The magazine would supply a pack of wood (oak) for making the wool winder, by mail order.   The pattern, printed on paper, was glued onto the oak sheets and the pieces cut out with a fretsaw.  Then the paper was removed (somehow).  The copy I have no longer has the paper pattern, so perhaps it was used, successfully I hope - it sounds as though you could only make one wool winder, and that would more or less destroy the pattern.

The contraption was made to fold up, as shown in another illustration:


 "The whole thing can be kept in quite a compact space because the arms will close when not in use. Moreover, the needles themselves are accommodated in simple racks on each side of the parts as can be seen in the picture. They are thus placed in a handy position whilst the next ball of wool is being wound."
That was surely not written by anyone who knew anything about knitting - if you were winding each ball of wool as you needed it, as it implies, then after the first ball of wool, your needles would already be in your knitting. And the racks wouldn't do for general storage of a knitter's needle collection - it looks as though they only hold a very few pairs, and that wouldn't be adequate for any knitter I know.

If the wool winder worked, it would be a useful gadget to have.  And I suppose I am being a bit mean in suspecting that the cut-outs in the arms are more designed to show off fretsaw skills than for any practical purpose - there probably was a practical reason, in lightening the weight of the arms so that they would turn more easily.  A potential snag with the design is that, as far as I can see from the instructions, the winder isn't adjustable for variations in skein size - but perhaps that wasn't necessary?  And (me being picky again) the base would have to be a lot heavier than it looks, to stop the whole thing toppling over.  But I should stop being negative, and believe the magazine when  it says:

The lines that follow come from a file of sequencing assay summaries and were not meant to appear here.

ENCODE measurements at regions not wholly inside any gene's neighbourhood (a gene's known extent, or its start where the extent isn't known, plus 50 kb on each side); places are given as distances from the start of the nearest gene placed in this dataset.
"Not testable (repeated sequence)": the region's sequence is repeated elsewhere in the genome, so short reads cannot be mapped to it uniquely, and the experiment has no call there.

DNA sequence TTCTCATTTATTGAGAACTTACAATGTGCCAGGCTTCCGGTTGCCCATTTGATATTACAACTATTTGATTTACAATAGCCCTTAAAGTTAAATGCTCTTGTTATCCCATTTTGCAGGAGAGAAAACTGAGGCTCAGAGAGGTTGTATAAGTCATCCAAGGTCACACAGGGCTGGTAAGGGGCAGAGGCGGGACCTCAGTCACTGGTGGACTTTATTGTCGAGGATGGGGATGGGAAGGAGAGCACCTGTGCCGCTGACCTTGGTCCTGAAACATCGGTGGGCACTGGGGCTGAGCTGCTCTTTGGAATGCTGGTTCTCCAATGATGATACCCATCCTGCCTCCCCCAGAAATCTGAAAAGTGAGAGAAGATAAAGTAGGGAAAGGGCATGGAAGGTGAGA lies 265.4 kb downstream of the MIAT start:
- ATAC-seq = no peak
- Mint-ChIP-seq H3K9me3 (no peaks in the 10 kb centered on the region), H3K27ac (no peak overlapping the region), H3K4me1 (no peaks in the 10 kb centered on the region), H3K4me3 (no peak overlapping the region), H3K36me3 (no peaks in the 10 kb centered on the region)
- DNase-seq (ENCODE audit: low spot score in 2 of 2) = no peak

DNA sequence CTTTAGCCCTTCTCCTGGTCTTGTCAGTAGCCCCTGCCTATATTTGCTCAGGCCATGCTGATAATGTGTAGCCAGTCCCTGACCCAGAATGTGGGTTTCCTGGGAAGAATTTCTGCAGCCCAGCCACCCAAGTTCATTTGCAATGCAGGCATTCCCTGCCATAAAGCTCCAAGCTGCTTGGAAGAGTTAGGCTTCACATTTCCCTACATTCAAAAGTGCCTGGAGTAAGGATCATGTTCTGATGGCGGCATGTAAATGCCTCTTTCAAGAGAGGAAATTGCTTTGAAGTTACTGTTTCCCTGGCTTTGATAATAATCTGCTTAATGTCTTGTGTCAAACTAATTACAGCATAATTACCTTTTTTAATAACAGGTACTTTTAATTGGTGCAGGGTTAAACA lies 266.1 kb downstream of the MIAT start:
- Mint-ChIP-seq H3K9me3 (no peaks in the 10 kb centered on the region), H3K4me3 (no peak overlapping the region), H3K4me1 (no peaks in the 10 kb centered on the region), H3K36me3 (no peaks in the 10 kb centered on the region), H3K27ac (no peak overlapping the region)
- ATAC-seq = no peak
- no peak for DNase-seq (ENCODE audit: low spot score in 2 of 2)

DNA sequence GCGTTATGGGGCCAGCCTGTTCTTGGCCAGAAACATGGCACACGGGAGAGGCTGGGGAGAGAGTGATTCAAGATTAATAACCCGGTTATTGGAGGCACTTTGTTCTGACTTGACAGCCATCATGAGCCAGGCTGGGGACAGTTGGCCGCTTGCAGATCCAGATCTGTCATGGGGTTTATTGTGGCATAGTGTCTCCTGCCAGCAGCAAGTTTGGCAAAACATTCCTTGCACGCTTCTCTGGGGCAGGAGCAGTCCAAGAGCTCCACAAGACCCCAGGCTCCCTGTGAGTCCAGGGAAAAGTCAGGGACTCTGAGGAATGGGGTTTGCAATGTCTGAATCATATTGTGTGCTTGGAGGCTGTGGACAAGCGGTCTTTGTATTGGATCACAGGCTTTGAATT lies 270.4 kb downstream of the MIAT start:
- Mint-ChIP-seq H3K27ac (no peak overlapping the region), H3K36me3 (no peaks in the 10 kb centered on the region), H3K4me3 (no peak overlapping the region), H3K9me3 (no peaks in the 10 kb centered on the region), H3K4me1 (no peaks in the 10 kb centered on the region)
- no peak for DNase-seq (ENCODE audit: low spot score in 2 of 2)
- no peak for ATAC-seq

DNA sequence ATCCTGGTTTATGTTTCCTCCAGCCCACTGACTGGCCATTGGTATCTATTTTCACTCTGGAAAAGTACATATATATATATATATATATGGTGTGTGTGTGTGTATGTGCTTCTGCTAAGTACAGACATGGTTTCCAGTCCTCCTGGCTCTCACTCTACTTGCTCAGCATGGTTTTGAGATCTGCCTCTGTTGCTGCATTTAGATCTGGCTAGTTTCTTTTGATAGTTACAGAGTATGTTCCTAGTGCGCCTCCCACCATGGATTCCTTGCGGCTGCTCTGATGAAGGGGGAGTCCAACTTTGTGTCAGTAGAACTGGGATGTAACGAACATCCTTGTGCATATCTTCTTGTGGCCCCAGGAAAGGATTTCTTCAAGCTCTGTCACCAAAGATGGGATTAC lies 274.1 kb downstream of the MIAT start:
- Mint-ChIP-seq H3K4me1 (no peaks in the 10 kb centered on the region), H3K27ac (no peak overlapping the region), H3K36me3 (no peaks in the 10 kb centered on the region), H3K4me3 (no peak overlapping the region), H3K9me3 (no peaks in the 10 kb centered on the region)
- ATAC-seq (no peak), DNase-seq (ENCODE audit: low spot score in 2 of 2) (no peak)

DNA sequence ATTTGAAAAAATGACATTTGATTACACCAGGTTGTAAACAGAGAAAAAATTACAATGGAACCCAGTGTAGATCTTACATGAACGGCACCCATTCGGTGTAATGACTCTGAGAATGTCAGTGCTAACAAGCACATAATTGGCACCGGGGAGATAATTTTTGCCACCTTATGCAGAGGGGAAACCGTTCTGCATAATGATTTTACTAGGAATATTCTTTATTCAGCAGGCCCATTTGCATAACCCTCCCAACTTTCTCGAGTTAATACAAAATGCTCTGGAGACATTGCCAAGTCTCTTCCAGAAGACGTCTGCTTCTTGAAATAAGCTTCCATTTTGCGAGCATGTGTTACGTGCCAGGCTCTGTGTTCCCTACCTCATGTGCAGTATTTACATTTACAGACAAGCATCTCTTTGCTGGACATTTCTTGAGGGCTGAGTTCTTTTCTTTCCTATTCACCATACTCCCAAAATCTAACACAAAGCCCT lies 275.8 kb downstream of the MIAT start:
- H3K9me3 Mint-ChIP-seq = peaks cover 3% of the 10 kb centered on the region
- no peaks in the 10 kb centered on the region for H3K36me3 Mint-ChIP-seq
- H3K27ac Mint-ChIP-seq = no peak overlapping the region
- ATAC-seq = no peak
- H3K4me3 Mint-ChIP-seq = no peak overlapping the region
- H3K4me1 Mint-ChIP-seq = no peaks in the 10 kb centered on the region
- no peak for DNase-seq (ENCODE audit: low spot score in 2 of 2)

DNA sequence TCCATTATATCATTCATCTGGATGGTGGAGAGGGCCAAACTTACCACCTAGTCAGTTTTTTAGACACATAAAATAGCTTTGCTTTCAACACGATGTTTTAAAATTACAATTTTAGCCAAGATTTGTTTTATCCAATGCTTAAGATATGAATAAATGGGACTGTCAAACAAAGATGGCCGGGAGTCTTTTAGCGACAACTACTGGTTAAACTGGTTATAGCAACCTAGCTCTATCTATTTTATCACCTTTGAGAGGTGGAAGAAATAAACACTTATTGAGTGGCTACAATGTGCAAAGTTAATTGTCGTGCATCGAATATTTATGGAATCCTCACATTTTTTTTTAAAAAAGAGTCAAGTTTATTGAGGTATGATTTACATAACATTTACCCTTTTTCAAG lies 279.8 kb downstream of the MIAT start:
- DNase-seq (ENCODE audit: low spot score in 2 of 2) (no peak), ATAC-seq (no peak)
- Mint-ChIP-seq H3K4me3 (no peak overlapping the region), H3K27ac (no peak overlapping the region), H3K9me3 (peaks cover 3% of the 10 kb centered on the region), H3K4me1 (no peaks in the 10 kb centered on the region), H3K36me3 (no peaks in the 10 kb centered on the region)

"When complete and nicely finished with stain, polish or paint, the article is worth a great deal more than it costs to make, and will be most acceptable as a present to any ardent knitter. Or, of course, it is just the thing to complete for a Sale of Work, or for private sale to those who are or are likely to be busy knitting comforts for the Services." 
In September 1940, the country had been at war for a year, and many knitters were busy making 'comforts'.  I wrote a post a few years ago about the things that were needed for the Army - you can find it here, and think of someone using the "Hobbies Weekly" wool winder while knitting a khaki cap-muffler.

Wednesday, 12 April 2017

Petronella


Vintage designs inspired by the 1940s